O captain. My captain. Our fearful trip is done;
The ship has weathered every rack, the prize we sought is won;
The port is near, the bells I hear, the people all exulting,
While follow eyes the steady keel, the vessel grim and daring:
But O heart! Heart! Heart!
Leave you not the little spot,
Where on the deck my captain lies,
Fallen cold and dead.
O captain. My captain. Rise up and hear the bells;
Rise up–for you the flag is flung–for you the bugle trills;
For you bouquets and ribbon’d wreaths–for you the shores a-crowding;
For you they call, the swaying mass, their eager faces turning; O captain. Dear father.
This arm I push beneath you;
It is some dream that on the deck,
You’ve fallen cold and dead.
My captain does not answer, his lips are pale and still;
My father does not feel my arm, he has no pulse nor win:
But the ship, the ship is anchor’d safe, its voyage closed and done;
From fearful trip, the victor ship, comes in with object won:
Exult O shores, and ring, O bells.
But I with silent tread,
Walk the spot the captain lies,
Fallen cold and dead.
Leaving an enduring legacy in his historic role as savior of the Union and emancipator of the slaves, Abraham Lincoln was the 16th President of the United States, serving from March 1861 until his assassination in April 1865.
Five months before receiving his party’s nomination for President, he sketched his own life, saying:
“I was born on February 12, 1809, in Hardin County, Kentucky. My parents were both born in Virginia, of undistinguished families — second families, perhaps I should say. My mother, who died in my tenth year, was of a family of the name of Hanks. My father removed from Kentucky to Indiana, in my eighth year. It was a wild region, with many bears and other wild animals still in the woods. There I grew up. Of course, when I came of age I did not know much. Still, somehow, I could read, write, and cipher but that was all.”
He was the second child of Thomas Lincoln and Nancy Hanks Lincoln, born in a one-room log cabin on the Sinking Spring Farm in Hardin County, Kentucky (now LaRue County). Though coming from humble beginnings, his father Thomas enjoyed considerable status in Kentucky—where he sat on juries, appraised estates, served on country slave patrols, and guarded prisoners. By the time Abraham was born, Thomas owned two 600-acre farms, several town lots, livestock, and horses. He was among the richest men in the county; however, in 1816, Thomas lost all of his land in court cases because of faulty property titles.
The family then moved north across the Ohio River to Indiana, when Lincoln was nine. His mother died of milk sickness in 1818 and his father remarried the following year. In 1830, fearing a milk sickness outbreak along the Ohio River, the Lincoln family moved west, where they settled in Illinois. At the age of 22, Lincoln struck out on his own, making extraordinary efforts to attain knowledge while working on a farm, splitting rails for fences, and keeping store at New Salem, Illinois. He also held a variety of public positions such as postmaster and county surveyor, while reading voraciously, and teaching himself law. Of his learning method, he would say: “I studied with nobody”. He became an Illinois congressman in 1834 and was admitted to the bar in 1836. He was a captain in the Black Hawk War, spent eight years in the Illinois legislature, and rode the circuit of courts for many years. His law partner said of him, “His ambition was a little engine that knew no rest.” He married Mary Todd on November 4, 1842, and the couple would have four sons, only one of whom lived to maturity.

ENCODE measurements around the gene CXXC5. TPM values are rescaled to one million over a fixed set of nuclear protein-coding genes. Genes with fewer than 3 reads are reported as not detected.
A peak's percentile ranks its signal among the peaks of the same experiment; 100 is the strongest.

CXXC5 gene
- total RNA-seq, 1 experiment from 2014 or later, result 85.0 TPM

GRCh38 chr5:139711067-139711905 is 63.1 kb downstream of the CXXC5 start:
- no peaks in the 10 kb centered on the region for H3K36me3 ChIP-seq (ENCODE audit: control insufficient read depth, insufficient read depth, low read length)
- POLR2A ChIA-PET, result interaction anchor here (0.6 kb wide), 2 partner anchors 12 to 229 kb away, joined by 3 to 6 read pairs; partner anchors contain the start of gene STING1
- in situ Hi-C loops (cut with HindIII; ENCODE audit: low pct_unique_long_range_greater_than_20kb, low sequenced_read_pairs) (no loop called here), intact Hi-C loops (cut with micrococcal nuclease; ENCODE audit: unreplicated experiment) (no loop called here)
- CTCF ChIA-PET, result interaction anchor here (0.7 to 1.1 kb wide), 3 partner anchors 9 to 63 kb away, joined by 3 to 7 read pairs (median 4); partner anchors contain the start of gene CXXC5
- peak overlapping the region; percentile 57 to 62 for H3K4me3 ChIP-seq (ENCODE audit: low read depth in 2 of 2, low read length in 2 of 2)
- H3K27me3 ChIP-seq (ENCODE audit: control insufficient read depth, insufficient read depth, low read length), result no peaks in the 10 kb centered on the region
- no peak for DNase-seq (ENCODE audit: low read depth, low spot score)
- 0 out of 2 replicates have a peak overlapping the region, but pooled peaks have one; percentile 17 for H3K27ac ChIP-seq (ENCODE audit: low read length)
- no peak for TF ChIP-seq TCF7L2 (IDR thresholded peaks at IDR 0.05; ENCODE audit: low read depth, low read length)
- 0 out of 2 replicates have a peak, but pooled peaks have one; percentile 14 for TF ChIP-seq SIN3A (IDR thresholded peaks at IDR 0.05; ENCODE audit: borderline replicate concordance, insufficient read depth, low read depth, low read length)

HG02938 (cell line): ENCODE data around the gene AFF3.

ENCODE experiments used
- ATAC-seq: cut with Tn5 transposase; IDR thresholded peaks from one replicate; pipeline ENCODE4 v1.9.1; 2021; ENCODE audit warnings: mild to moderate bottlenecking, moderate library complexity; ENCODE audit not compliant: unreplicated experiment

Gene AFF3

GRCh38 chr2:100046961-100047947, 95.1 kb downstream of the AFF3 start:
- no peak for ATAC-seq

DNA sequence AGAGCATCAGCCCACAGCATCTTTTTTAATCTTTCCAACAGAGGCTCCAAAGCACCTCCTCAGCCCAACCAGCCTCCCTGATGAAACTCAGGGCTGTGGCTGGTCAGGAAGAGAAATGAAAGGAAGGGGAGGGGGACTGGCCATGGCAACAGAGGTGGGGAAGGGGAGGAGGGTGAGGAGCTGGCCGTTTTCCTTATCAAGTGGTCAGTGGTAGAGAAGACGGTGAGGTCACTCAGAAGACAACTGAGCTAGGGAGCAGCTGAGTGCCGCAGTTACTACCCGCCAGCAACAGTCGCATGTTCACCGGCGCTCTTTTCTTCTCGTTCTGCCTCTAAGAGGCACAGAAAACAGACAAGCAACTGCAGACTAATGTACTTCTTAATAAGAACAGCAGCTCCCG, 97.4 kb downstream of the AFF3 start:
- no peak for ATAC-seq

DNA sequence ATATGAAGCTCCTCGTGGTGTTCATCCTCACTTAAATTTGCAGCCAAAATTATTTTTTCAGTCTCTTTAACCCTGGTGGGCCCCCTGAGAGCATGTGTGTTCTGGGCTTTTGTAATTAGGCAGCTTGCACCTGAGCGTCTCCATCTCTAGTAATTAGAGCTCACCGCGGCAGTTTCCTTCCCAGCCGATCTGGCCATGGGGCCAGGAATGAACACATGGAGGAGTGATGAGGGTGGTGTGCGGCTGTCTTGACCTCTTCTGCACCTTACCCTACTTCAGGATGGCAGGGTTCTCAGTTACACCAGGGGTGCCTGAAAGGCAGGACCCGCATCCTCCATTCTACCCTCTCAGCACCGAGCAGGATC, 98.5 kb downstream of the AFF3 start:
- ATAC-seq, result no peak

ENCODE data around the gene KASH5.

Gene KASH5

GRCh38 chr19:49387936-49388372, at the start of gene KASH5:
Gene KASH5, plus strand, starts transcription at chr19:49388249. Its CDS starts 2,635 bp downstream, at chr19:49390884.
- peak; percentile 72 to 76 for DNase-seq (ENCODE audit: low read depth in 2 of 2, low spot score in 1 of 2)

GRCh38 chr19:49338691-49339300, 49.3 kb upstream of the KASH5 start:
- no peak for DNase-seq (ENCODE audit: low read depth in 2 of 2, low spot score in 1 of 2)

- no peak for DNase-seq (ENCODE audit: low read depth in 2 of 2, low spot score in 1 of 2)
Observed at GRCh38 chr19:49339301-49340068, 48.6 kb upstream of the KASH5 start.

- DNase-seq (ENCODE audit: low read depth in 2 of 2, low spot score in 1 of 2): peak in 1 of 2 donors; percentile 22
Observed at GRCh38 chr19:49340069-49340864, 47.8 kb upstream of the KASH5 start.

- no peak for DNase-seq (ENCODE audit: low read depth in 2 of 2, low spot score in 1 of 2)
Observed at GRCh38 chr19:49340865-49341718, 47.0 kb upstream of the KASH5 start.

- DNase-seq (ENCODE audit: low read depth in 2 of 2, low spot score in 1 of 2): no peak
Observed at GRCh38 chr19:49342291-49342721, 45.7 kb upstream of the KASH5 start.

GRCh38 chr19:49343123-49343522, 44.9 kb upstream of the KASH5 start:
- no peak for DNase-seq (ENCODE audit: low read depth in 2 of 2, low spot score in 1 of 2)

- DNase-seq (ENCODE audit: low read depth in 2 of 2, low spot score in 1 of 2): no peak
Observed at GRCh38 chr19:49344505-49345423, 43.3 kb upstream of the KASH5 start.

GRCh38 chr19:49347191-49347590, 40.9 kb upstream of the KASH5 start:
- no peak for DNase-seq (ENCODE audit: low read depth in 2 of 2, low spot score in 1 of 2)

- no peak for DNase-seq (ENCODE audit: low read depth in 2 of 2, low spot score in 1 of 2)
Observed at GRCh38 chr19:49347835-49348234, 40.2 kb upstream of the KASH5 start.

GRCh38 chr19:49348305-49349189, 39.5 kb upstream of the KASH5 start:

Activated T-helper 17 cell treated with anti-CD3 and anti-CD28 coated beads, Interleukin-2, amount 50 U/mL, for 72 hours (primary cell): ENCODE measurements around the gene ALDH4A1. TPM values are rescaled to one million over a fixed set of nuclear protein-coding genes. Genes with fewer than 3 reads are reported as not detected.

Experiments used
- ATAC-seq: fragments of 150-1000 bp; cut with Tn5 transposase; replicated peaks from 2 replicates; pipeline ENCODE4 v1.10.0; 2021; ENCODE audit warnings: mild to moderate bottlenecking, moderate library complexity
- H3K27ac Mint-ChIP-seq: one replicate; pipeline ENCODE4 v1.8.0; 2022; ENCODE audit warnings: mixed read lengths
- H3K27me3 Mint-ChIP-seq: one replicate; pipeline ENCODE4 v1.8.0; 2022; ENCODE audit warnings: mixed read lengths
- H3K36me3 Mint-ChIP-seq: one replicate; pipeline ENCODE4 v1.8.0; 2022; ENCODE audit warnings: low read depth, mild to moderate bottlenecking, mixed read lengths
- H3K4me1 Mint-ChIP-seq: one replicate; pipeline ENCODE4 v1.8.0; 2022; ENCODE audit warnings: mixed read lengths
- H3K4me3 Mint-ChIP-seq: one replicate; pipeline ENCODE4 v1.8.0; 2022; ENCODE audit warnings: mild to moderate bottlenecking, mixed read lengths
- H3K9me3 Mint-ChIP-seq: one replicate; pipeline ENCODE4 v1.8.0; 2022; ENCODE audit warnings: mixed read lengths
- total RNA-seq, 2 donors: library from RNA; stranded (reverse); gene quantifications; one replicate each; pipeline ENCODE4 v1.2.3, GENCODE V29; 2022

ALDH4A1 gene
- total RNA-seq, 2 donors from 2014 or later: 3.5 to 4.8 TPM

In 1858 Lincoln ran against Stephen A. Douglas for Senator. He lost the election; but, in debating with Douglas he gained a national reputation that won him the Republican nomination for President in 1860. In his Inaugural Address, he warned the South:
“In your hands, my dissatisfied fellow countrymen, and not in mine, is the momentous issue of civil war. The government will not assail you. You have no oath registered in Heaven to destroy the government, while I shall have the most solemn one to preserve, protect and defend it.”
Lincoln thought secession illegal and was willing to use force to defend Federal law and the Union. When Confederate batteries fired on Fort Sumter, South Carolina and forced its surrender, he called on the states for 75,000 volunteers. As President, he built the Republican Party into a strong national organization. Further, he rallied most of the northern Democrats to the Union cause. On January 1, 1863, he issued the Emancipation Proclamation that declared forever free those slaves within the Confederacy.
Lincoln won re-election in 1864, as Union military triumphs heralded an end to the war. The spirit that guided him was clearly that of his Second Inaugural Address, now inscribed on one wall of the Lincoln Memorial in Washington, D.C.:
“With malice toward none; with charity for all; with firmness in the right, as God gives us to see the right, let us strive on to finish the work we are in; to bind up the nation’s wounds.”
Just weeks later, on April 14, 1865, Lincoln was assassinated at Ford’s Theatre in Washington D.C. by John Wilkes Booth.